I think most "real-world" things that aren't pure linear scripts that I've written involve recursion and/or graph traversal of some sort. So, in my experience, it's one of those techniques that you use a lot in the real world.
A:

I use it for example in .NET in my derived PropertyDescriptor class to support declarative property path syntax for data binding (á la `myGridColumn.Binding = "myDanubeSteamBoat.Captain.Hat"`). The `PropertyDescriptor` instance has to look up the parent instance in that case and so on.

Now, for Silverlight/WPF, there is a new `PropertyPath` functionality built-in for data binding, so these workarounds are not necessary n.e. moar.

+1  A:

I use it all the time to build nested `<ul>` lists for website navigation, similar to traversing directory structure, but for things like product categories / products in a database. Fun :)

+4  A:

How didn't I use recursion, you might ask?

• Traversing list- or tree-like data structures: e.g. filesystem, parse trees, employee-manager type data, LINQ like functions on `IEnumerable<T>` in C#, etc.

• Solving maze like problems: e.g. an actual maze for a little game, a percolation simulation application, etc.

• Implementing business logic that is defined recursively, like:

1. an `AddItem(Item item,DateRange range)` method on an `ItemCollection` that updates the collection in a certain way without creating overlapping date ranges in it,
2. a business rule that states that when adding an item to the collection of type `foo` an item of type `bar` needs to be added for the same date range if there is no `bar` in the collection already, and
3. implementing this with the simple line `if (item.Type == ItemType.Foo && !this.ContainsType(ItemType.Bar)) AddItem(new Item(item, ItemType.Bar), range);` inside the body of `AddItem()`.

Recursion is not magical or scary, but a tool every developer should know, be able to put to use and be able to determine when one should use it (and what the potential pitfalls are).

+1  A:

Very recently I was using recursion in PROLOG to do just about anything...

+1  A:

The last piece of code I wrote that uses recursion (both self calls and other types of functions-calling-functions) is some code to parse GCA data and character files, with the eventual aim to be able to read data and character files and to write character files.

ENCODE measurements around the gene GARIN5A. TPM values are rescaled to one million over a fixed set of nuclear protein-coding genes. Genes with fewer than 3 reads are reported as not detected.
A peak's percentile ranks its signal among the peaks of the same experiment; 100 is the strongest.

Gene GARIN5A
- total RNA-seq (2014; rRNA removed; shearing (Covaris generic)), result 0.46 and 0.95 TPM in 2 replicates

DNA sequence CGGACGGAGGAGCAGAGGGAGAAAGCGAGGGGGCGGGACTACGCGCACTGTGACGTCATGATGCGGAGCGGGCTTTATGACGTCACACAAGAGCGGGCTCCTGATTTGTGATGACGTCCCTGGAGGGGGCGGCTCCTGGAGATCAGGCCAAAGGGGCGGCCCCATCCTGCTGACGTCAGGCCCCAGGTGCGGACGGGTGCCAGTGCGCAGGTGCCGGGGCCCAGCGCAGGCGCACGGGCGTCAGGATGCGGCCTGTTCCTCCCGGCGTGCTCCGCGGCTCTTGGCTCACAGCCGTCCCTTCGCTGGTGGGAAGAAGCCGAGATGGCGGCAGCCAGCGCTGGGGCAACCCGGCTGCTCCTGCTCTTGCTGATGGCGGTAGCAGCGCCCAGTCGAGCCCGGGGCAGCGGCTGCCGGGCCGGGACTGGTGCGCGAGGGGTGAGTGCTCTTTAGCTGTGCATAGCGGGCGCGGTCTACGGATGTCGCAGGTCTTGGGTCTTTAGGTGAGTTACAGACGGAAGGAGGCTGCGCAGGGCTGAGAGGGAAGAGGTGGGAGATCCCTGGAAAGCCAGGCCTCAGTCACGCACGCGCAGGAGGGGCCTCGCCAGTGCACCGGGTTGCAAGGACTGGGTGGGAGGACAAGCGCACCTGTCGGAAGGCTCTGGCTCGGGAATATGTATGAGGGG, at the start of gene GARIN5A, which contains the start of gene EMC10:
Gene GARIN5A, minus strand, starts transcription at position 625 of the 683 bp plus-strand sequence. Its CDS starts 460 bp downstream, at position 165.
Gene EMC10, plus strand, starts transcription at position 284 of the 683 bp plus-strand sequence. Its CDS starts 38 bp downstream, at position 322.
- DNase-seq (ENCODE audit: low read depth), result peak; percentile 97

Prior to that, it was some code to find roots of polynomials (and, based on that, Newton-Raphson fractal rendering).

+2  A:

If I program in Scheme I always use (tail-)recursion. Small functions calling many other functions is the way that I like to work in Scheme. Functions calling themselves is just a special case. No need for explicit iteration.

I find it strange that someone can program non-trivial stuff without using recursion. Recursion is something that comes very natural for me. The divide-and-conquer nature of recursion tackles the complexity of many problems quite adequately.

Tail-recursion in Scheme doesn't push the stack; that's how you can get away with all this. So the language will play a role when you ask someone if they used recursion or not.

Any recursive algorithm can be implemented iteratively, not all iterative algorithms can be implemented recursively.
@Robert Fraser: Last time I checked, algorithms were formalized exactly as the partial recursive functions.
@Robert Interesting. Which ones exactly?
Out of curiosity I turned it into a toplevel question: http://stackoverflow.com/questions/2093618/can-all-iterative-algorithms-be-expressed-recursively
A:

Putting aside functional languages, in which recursion is the norm and iterative methods are a rarity - I think the most important aspect of actually using recursion is for code readability.

Many a time I find myself considering two solutions for a specific problem, one iterative and one recursive. Depends on the case, obviously, but the major decision between an iterative and a recursive method will first and foremost be code readability.

If that specific method is mission-critical, a performance analysis will come into play. But the main issue will be which code is more short, simple and easy to comprehend.

+3  A:

I had to implement Expression Tree Visitor which have recursive behavior in order to be able to convert boolean lambda expressions into SQL WHERE clause statements.

A:

I think other answers have touched on this, but you would often use recursion in functional programming. A feature of a pure functional language is that variables are imutable (so you can't have a loop counter), so the only way to "loop" is to use recursion.

+54  A:

Duplicate of this question

Yeah, very funny.
I am ashamed of myself, it was very childish, but I couldn't resist
It's hard to visualize a question about recursion without an answer like this.
+1 A question on recursion that is itself recursive...love it!
+1 Hahaha, must say I found the funny in this :P
I clicked this twice before getting the joke.
Very helpful. A++++ Would vote again.
+1  A:

I recently used recursion for distributing a sum from the corner cell of a multidimensional OLAP cube (a hypercube really since it would have up to about 6 dimensions). In other words, I was doing the opposite of a rollup by using a desired sum and disaggregating it throughout the hypercube. The disaggregation algorithm was passed through the recursion calls as a functor.

A:

Apart from "non-real-world" (whatever that means) code, here are several times that I can think of when I had occasion to use recursion:

1. A recursive descent parser for a mini-language
2. Numerous times when I needed to traverse a tree/tree-like data structure (file systems, certain GUI widgets etc.)
3. A few times when I had to model a problem as a graph and run a recursive DFS (small online friend lists, flood-fill on an image etc.)

I'm not really sure how you define 'practical', does using recursion in solving programming problems from sites such as SPOJ and TopCoder count?

+1  A:

For basically anything with a parent-child relationship. Any kind of tree, be it directory, menu structure or organizing any other hierarchical taxonomy.

A: